Cancer protein 'can be disarmed'

Scientists have found a way to disarm a protein thought to play a key role in leukaemia and other cancers.
The breakthrough raises hopes of a new type of therapy that could treat cancer and other diseases.
Previous attempts to neutralise the protein had failed, leading experts to conclude it was effectively “undruggable”.
The study, carried out by the US Dana-Farber Cancer Institute, features in the journal Nature.
The protein is one of the body’s transcription factors, which turn genes on or off and set in motion genetic cascades that control how cells grow and develop. They also help fuel the growth of tumours.
The transcription factor targeted in the latest study is a protein called Notch.
The gene responsible for manufacturing the protein is often damaged or mutated in patients with a form of blood cancer known as T-cell acute lymphoblastic leukaemia (ALL).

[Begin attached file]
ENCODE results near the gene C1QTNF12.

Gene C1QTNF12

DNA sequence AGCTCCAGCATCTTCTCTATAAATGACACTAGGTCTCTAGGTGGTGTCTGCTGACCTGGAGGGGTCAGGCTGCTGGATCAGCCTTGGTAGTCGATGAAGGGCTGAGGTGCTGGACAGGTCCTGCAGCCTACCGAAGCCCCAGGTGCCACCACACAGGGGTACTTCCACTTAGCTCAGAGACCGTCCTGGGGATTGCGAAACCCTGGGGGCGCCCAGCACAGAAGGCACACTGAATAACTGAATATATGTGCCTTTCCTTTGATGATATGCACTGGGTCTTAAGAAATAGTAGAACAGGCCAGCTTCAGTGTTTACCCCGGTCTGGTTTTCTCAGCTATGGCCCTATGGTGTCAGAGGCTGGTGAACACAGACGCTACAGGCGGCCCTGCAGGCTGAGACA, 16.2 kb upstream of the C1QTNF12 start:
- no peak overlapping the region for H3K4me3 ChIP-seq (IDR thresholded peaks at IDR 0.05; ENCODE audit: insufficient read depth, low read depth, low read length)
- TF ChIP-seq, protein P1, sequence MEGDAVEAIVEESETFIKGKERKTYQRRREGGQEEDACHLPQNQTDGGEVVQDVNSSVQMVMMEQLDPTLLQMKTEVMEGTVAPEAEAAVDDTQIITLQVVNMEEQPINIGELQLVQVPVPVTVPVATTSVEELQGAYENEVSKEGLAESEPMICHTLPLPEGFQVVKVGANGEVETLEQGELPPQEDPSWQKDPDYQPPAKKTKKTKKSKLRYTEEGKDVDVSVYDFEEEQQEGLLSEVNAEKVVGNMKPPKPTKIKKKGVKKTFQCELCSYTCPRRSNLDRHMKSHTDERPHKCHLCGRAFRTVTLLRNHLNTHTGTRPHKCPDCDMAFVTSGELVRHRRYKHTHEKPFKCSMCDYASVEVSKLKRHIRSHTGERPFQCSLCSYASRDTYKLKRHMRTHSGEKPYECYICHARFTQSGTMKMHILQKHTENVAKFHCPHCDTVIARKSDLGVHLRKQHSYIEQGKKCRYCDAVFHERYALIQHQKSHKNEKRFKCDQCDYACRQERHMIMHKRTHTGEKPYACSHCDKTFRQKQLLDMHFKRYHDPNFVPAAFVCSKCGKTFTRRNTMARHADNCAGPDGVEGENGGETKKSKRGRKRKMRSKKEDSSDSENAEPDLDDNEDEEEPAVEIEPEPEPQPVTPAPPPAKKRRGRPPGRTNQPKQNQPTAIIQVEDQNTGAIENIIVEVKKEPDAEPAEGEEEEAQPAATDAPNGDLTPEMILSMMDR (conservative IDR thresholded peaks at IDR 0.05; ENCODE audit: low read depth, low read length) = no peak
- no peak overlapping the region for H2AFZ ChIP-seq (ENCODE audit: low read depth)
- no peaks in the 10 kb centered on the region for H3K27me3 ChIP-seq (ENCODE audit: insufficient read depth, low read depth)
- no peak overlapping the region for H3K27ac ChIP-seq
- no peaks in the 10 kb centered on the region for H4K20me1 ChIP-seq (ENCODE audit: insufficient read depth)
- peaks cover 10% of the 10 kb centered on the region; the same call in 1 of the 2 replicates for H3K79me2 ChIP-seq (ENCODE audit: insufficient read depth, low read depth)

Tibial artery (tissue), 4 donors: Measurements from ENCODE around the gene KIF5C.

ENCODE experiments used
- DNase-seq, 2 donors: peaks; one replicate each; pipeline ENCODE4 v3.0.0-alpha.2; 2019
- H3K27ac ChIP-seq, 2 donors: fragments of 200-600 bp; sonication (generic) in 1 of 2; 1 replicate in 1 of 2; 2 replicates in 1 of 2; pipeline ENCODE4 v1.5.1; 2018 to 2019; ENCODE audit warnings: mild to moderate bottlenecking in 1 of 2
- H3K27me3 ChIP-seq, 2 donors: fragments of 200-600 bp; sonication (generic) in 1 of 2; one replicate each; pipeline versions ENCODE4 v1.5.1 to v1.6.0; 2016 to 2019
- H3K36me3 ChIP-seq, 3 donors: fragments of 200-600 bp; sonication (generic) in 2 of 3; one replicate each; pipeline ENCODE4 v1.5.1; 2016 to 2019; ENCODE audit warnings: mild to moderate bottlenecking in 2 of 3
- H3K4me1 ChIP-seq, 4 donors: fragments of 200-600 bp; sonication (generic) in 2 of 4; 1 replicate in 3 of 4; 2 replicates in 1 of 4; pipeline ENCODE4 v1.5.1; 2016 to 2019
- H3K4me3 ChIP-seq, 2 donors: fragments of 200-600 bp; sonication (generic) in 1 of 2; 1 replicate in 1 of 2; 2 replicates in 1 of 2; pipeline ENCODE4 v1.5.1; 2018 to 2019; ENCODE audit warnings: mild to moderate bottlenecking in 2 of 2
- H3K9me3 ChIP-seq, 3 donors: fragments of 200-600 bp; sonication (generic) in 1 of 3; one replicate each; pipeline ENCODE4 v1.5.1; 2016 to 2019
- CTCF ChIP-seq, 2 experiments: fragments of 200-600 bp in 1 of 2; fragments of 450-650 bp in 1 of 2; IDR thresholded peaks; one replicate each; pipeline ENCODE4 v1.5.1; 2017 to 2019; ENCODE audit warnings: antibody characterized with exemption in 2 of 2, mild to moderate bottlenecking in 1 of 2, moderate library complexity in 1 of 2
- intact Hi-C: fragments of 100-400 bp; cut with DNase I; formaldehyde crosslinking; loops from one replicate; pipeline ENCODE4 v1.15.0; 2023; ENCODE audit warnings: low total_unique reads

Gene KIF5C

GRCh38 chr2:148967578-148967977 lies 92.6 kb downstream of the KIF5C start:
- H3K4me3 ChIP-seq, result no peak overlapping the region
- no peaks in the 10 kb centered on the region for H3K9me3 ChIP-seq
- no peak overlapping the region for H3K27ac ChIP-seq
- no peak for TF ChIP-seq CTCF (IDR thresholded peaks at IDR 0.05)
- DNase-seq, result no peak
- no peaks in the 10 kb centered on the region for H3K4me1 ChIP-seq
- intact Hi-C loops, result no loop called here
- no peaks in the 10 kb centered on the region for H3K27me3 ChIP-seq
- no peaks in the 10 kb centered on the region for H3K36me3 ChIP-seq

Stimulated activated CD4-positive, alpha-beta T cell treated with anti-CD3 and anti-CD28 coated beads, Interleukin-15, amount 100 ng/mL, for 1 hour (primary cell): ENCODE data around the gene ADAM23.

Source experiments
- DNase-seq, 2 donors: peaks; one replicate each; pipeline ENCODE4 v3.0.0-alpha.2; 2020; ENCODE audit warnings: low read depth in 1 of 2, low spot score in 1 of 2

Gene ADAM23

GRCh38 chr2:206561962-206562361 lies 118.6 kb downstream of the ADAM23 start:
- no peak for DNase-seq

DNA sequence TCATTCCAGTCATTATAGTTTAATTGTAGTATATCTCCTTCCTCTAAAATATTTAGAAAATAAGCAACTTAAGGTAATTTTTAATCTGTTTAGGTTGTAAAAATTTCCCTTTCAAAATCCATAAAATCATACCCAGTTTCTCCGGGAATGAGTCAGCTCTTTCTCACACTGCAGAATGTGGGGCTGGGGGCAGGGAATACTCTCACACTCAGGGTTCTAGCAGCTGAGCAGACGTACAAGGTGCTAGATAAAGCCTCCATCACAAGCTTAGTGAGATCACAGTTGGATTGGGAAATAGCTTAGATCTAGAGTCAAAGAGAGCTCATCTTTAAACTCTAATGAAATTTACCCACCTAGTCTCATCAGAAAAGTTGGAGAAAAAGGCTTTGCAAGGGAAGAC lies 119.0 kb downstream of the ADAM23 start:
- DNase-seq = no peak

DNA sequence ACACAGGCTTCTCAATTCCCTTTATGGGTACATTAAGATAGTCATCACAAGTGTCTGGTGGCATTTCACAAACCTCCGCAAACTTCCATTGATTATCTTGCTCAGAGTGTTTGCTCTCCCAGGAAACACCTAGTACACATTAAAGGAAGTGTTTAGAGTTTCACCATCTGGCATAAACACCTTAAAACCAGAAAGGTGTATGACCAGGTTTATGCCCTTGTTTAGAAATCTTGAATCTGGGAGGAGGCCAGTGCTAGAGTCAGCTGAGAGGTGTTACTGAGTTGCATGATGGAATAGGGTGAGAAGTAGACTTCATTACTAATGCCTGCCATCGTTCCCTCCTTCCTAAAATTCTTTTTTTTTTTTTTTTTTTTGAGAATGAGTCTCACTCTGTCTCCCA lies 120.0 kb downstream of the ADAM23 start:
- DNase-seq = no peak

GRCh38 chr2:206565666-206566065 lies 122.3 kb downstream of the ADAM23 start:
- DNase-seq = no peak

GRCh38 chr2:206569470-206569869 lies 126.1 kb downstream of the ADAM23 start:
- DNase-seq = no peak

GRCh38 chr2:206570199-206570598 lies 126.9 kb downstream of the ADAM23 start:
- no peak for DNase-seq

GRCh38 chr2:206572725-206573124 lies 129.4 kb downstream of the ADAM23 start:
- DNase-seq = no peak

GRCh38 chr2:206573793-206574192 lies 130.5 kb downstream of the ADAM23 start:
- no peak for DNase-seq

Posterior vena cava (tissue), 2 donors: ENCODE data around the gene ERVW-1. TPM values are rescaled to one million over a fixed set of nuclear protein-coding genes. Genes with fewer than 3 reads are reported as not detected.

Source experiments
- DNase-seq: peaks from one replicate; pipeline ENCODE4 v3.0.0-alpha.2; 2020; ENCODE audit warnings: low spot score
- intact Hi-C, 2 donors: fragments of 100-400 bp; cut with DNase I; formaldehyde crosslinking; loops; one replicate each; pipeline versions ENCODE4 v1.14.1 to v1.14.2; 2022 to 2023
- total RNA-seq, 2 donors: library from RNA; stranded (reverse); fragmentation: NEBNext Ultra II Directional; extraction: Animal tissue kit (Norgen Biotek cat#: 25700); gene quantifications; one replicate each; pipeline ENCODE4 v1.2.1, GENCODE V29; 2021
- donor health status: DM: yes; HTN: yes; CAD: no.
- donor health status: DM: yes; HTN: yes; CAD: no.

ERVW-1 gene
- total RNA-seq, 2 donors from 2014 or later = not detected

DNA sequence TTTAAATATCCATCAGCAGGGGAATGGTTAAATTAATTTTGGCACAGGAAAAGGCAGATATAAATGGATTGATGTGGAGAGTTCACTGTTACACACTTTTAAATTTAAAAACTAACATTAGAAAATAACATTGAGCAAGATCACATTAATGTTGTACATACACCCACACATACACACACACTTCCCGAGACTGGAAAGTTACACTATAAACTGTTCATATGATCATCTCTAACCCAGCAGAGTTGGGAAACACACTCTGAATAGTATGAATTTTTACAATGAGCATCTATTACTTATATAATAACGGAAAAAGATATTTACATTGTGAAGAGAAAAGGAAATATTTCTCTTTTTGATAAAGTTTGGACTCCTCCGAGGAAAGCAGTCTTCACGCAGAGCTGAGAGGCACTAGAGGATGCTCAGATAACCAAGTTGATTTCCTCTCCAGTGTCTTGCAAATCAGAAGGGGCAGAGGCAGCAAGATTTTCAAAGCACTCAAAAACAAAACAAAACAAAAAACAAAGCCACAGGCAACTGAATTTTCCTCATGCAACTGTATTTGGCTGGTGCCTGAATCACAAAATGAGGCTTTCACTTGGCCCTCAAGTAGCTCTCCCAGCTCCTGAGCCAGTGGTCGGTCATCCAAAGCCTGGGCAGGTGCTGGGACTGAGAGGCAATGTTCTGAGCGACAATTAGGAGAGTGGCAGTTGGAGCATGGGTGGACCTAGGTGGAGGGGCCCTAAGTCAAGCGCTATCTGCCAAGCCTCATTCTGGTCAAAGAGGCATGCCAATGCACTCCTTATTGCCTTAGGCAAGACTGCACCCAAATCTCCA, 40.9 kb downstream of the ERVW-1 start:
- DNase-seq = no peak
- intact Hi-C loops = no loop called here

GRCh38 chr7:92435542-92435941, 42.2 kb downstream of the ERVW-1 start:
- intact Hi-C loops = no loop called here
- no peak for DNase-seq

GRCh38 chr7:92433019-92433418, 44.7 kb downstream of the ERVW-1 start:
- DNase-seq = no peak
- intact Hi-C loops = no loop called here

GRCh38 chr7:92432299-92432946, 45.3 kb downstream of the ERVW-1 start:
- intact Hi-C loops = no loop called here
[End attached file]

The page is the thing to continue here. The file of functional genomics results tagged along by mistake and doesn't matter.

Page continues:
Researcher Professor Greg Verdine said: “Stapled peptides promise to significantly expand the range of what’s considered ‘druggable’.
“With our discovery, we’ve declared open season on transcription factors and other intractable drug targets.”
Dr David Ish-Horowicz, head of developmental genetics at Cancer Research UK’s London Research Institute, described the research as “very interesting”.
He said: “There is already considerable work by scientists into ways to block Notch to try and reverse the effects of ALL, but the current drugs have some serious side-effects.
“This study describes the design of a new chemical that blocks the mechanism in a different way.
“The new chemical has only been tested in mice so far, and so we don’t know how it will behave in humans.
“But, long term, it may lead to alternative drugs and better treatments for this kind of leukaemia and maybe other cancers.”

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